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New and Improved Ransomware Spreads in Europe; Targets U.S. Hospitals

Recently, ransomware is on the rise in Northern Europe, with some attacks seen in the U.S. as well. Ransomware is the name for a type of malware that encrypts a computer and/or its files, rendering it unusable to the victim until they pay the attacker’s requested ransom to get the decryption key.

TeslaCrypt 2.0, a file-encrypting ransomware discovered in early 2015, has spread across Europe in a new spam campaign, according to Heimdal Security. The top affected countries include the U.S., Germany, U.K., France, Italy and Spain, according to research from Kaspersky.

Some of the new features of TeslaCrypt 2.0 include:

  • Using the elliptic curve encryption algorithm to encrypt data
  • Now stores keys on the system registry instead of a file on disk
  • Even displays an easy-to-read FAQ for victims, including a short description of what happened to their files, what it means, how it happened and explicit instructions on how to pay up and recover files

After locking out users of their system, attackers using TeslaCrypt will then ask for ransom - ranging from $150-1000 worth of bitcoins.

Ransomware Hits U.S. Hospitals

Recently, three U.S. hospitals were also hit with ransomware attacks. One Kentucky-based hospital’s patients’ files were copied and locked. Attackers deleted the originals.

The particular strain of ransomware used was called Locky, which tried to spread itself to the entire internal network, succeeding in compromising several other systems and shutting down the hospital’s desktop computers, according to KrebsonSecurity.com. Attackers were demanding four bitcoins ($1600) in exchange for unlocking the encrypted backups.

Two other southern California-based hospitals were attacked by malware that disrupted servers and shut down IT systems to contain the spread of the malware, according to NetworkWorld.com.

How is This Ransomware Distributed?

Exploit kits target website visitors, using vulnerabilities in the browser to install malware on their system. Typically, the malicious code targets browser plugins, like Flash or Java - there are many known vulnerabilities that target outdated versions of each.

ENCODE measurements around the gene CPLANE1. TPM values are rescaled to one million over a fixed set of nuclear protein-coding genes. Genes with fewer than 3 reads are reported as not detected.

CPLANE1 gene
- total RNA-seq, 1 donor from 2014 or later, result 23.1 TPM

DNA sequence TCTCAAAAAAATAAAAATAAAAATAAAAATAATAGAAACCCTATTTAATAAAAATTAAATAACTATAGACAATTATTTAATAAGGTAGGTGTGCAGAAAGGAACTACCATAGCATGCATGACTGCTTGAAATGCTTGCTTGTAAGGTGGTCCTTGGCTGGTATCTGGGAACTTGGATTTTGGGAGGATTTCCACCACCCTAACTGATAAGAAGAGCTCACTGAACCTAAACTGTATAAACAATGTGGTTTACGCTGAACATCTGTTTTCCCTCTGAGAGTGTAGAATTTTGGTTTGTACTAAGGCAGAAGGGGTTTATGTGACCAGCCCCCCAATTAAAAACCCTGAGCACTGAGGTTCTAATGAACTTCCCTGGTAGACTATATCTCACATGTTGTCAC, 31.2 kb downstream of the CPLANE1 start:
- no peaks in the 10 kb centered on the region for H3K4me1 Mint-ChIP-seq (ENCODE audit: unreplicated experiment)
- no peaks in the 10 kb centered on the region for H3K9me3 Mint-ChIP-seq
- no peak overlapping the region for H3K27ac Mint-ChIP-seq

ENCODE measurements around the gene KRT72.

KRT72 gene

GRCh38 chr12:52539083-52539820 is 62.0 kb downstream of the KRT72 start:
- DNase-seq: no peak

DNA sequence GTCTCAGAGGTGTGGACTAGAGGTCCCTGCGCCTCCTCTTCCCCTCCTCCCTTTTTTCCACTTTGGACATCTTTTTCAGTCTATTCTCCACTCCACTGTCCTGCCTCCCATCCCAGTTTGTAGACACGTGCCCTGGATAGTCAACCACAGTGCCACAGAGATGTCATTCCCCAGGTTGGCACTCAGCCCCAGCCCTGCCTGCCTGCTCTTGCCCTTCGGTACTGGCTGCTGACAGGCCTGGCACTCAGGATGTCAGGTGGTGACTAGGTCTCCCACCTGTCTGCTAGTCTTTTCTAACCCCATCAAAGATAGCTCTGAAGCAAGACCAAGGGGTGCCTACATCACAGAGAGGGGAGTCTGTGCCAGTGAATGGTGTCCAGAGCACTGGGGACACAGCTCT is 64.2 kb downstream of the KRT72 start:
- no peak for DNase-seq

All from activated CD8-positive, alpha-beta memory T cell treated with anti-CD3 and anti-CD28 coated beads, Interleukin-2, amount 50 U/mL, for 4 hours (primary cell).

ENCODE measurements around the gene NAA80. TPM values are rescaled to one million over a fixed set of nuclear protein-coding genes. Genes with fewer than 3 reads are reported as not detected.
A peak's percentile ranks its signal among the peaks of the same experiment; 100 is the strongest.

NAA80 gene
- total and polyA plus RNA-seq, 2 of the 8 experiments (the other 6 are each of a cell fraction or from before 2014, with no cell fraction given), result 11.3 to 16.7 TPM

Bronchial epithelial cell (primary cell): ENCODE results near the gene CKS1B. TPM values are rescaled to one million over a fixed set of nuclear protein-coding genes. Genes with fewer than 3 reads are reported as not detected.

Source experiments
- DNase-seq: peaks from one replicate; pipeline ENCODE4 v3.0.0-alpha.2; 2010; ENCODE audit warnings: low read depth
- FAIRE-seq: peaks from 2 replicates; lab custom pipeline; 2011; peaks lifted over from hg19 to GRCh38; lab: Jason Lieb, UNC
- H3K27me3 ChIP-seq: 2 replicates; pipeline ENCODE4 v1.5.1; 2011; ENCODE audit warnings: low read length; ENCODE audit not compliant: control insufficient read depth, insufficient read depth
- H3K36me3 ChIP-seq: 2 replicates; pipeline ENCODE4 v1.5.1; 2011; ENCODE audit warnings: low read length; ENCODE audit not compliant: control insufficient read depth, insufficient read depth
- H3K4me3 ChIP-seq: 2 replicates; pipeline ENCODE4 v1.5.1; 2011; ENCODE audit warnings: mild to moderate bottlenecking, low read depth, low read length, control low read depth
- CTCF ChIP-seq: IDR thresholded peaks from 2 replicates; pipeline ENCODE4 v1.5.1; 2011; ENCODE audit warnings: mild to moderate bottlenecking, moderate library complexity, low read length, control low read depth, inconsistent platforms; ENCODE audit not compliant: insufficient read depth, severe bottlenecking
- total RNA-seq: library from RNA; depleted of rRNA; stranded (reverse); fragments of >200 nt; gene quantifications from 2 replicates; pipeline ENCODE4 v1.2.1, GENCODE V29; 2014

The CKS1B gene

Ransomware is also spread through malvertising campaigns, in which malicious ads can be found on legit websites. If a user clicks on the ad, they can be redirected to sites hosting the exploit kits, which in turn check their machines for outdated software to exploit.

Opportunistic attacks, such as spam email, target recipients and trick them into opening attached files that contain the ransomware to spread and infect their machines and systems.

Patch for Vulnerabilities: Basic Security Hygiene

As InfoWorld.com recommends, doubling down on security basics can help organizations reduce their risk of ransomware infection. Angler and other popular exploit kits aim for recently patched Adobe Flash and Microsoft Silverlight vulnerabilities.

One example is Silverlight CVE-2016-0034 which installs TeslaCrypt on user systems. This was critical vulnerability was patched by Microsoft in January, but any systems that aren’t fully patched to the latest version may still be susceptible.

Attackers know how important it is to update too - they frequently upload the latest exploits and newest vulnerabilities into their exploit kits in order to take advantage of the fact that organizations and users are slow to update. The Angler exploit kit is often updated with the latest exploits in weeks, if not days after a vulnerability is made public.

Here’s some security basics to help protect against ransomware:

  • Keep all software up to date - even if you don’t use it regularly, take a minute to ensure you’re running the latest version of every browser, operating system, Flash, Java, etc.
  • Prioritize patching for Flash and Silverlight vulnerabilities
  • Uninstall rarely-used software. If there’s not a business need for certain plugins, then disable them, or enable click-to-play
  • Regularly backup important files, and keep these backups on media that is physically disconnected from your local system - such as the cloud or an external drive. Don’t keep important data on the local drive.
  • It’s important to keep backups disconnected, as TeslaCrypt and other types of ransomware will encrypt any connected drives/network folders and the local drive
  • Don’t click on links or open attachments from untrusted sources or suspicious - don’t download or open .zip attachments in spam emails, and report them to your IT or security department immediately to help contain the spread of malware
  • Enable two-factor authentication on all of your logins to protect against an attack that leverages stolen passwords to access your accounts

It can be challenging to keep all managed and unmanaged (your users’ personal devices) up to date - consider employing an endpoint security solution that gives you insight into all devices authenticating into your business applications.